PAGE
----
Neural tube defects (NTDs), among the most common birth defects in humans, are believed to have multifactorial causes. One of the strongest links to modifying NTD susceptibility is to maternal folic acid status. However, the biochemical mechanisms that underlie these folate-dependent processes are not understood. This gap in our knowledge hinders our ability to make informed health policy decisions about folic acid fortification and prevention of NTDs and other human diseases, both congenital and those occurring later in life. My long term goal is to understand the mechanisms by which folic acid supports normal neural tube development, and how altered folate metabolism leads to the development of NTDs. The objective of this proposal is to identify the mechanism(s) by which loss of a specific folate-dependent enzyme (mitochondrial MTHFD1L) leads to NTDs. My central hypothesis is that the NTDs observed in the Mthfd1l nullizygous mouse are caused by defects in mitochondrial folate-dependent one-carbon (1C) metabolism, which supplies 1C units for essential processes such as de novo purine, thymidylate, glycine, and methyl group biosynthesis. The rationale for this research is that the Mthfd1l mouse model provides a unique opportunity to discover the specific metabolic mechanism(s) that underlie the folate dependence of normal neural tube development. More importantly, a better mechanistic understanding is likely to lead to new and innovative approaches to folate fortification or other therapeutic interventions in the effort to reduce or prevent NTDs in humans. I will test my central hypothesis, and thereby accomplish the objective of this proposal, through one Specific Aim: Identify the biochemical defects responsible for neural tube defects in Mthfd1l nullizygous embryos. Under this aim, I will use biochemical assays to analyze the folate-dependent metabolic processes in normal (+/+), heterozygous (+/-), and nullizygous (-/-) embryos and in embryonic stem (ES) cells derived from the three Mthfd1l genotypes. The expected outcome of this aim is the identification of specific metabolic mechanisms responsible for the NTDs observed in Mthfd1l nullizygous embryos. The research proposed in this application is innovative, in my opinion, because it focuses on a new mouse NTD model (Mthfd1l knockout) that closely replicates the human NTD phenotype, and does not require additional nutritional intervention to express the disease phenotype. Moreover, a common variant of human Mthfd1l has been shown to be associated with increased risk of NTDs in some populations. This contribution is significant because identification of specific metabolic mechanisms will fundamentally advance understanding of folate-responsive NTDs, and will provide much needed new insight into non-folate-responsive NTDs as well. This detailed mechanistic information will be essential as we evaluate the efficacy and safety of the current folic acid fortification program in reducing the prevalence of human NTDs.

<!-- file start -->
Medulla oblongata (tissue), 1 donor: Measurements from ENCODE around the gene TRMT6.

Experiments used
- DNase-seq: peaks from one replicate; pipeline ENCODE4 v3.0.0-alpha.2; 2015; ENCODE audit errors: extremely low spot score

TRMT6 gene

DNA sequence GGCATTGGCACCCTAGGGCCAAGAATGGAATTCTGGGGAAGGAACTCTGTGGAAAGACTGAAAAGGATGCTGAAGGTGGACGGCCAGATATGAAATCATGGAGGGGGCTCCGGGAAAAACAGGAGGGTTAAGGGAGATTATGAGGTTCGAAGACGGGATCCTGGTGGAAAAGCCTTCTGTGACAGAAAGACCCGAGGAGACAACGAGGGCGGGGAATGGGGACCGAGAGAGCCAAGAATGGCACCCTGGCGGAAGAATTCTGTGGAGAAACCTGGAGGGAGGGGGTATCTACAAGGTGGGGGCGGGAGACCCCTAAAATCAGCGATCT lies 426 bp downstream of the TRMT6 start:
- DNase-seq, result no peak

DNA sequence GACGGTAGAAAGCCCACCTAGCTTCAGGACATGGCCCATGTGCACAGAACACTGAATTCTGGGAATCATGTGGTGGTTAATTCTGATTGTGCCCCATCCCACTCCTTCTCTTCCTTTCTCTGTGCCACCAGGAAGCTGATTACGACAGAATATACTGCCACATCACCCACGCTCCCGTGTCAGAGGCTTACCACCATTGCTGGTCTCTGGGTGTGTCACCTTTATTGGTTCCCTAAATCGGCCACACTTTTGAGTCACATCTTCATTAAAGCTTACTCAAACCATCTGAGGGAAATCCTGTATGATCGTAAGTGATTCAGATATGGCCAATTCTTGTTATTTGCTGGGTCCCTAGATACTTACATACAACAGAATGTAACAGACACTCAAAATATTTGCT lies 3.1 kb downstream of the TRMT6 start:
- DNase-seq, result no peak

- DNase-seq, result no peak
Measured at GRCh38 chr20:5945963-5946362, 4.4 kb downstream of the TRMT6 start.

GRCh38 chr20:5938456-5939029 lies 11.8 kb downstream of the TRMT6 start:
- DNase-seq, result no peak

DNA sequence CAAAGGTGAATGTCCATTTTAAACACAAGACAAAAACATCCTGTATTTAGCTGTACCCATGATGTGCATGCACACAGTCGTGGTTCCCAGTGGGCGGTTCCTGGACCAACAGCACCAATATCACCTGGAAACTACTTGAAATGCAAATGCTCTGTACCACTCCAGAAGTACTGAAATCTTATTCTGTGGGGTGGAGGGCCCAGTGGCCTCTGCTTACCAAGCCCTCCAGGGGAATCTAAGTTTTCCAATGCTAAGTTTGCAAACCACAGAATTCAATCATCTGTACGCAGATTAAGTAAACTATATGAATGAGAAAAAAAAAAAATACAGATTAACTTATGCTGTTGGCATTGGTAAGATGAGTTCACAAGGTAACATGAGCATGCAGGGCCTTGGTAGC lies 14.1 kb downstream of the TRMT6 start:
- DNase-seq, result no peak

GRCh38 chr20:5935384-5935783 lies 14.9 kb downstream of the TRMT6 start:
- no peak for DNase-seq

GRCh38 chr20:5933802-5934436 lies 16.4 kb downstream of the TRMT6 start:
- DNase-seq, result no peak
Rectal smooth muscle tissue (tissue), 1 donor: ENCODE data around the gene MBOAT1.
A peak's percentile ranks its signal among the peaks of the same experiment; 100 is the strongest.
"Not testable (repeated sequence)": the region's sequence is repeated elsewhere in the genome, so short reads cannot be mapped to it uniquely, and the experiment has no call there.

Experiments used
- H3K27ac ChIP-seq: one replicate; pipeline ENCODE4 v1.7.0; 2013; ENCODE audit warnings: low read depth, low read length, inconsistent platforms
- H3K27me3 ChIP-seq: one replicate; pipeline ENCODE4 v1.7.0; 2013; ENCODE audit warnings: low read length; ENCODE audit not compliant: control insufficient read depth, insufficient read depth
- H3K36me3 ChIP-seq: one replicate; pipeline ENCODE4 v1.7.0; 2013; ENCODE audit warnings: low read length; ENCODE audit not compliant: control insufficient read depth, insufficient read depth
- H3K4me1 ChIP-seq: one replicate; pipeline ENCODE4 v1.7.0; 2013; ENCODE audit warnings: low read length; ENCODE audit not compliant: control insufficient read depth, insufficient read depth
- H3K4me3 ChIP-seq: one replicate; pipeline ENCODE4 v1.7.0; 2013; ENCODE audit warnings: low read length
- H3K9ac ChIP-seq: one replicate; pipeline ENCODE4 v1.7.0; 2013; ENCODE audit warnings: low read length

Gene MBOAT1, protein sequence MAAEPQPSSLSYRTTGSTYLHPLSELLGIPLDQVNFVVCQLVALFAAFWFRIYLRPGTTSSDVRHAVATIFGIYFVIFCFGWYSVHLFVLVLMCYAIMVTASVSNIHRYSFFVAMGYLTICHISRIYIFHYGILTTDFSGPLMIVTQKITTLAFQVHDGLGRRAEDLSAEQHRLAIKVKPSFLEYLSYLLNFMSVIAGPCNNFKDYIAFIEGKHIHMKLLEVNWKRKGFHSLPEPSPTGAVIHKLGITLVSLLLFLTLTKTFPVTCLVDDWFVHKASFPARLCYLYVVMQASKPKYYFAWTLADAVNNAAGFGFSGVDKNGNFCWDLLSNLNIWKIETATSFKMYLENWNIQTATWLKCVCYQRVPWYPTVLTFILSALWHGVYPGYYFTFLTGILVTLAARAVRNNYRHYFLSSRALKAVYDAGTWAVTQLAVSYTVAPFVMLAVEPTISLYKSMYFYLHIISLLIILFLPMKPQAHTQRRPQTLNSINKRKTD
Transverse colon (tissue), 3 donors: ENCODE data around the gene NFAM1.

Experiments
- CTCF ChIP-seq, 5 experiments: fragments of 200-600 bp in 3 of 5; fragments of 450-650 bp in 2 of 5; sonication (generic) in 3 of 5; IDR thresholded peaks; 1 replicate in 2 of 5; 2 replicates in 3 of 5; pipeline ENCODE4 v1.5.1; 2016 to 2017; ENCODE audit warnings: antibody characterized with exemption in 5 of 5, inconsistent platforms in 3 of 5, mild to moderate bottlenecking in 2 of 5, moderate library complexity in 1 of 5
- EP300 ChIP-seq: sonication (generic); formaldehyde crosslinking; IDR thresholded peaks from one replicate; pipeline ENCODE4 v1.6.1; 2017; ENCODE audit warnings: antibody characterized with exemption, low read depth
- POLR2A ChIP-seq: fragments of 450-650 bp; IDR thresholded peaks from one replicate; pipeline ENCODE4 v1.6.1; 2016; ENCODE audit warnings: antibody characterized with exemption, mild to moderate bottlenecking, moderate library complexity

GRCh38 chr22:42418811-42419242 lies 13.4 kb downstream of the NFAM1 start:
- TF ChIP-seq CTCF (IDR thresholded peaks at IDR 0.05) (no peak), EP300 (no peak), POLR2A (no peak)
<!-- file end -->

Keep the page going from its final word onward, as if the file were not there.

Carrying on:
The proposed research is relevant to public health because while we know that dietary supplementation with folic acid reduces the incidence of neural tube defects;the mechanism behind this protection is very poorly understood. Understanding the link between this gene and development of neural tube defects will provide a mechanistic link between these devastating birth defects and folate metabolism. Thus, the proposed research is relevant to NIH's mission of increasing our understanding of life processes to lay the foundation for advances in disease diagnosis, treatment and prevention.
|Shin, Minhye; Bryant, Joshua D; Momb, Jessica et al. (2014) Mitochondrial MTHFD2L is a dual redox cofactor-specific methylenetetrahydrofolate dehydrogenase/methenyltetrahydrofolate cyclohydrolase expressed in both adult and embryonic tissues. J Biol Chem 289:15507-17|
|Momb, Jessica; Appling, Dean R (2014) Mitochondrial one-carbon metabolism and neural tube defects. Birth Defects Res A Clin Mol Teratol 100:576-83|
|Momb, Jessica; Lewandowski, Jordan P; Bryant, Joshua D et al. (2013) Deletion of Mthfd1l causes embryonic lethality and neural tube and craniofacial defects in mice. Proc Natl Acad Sci U S A 110:549-54|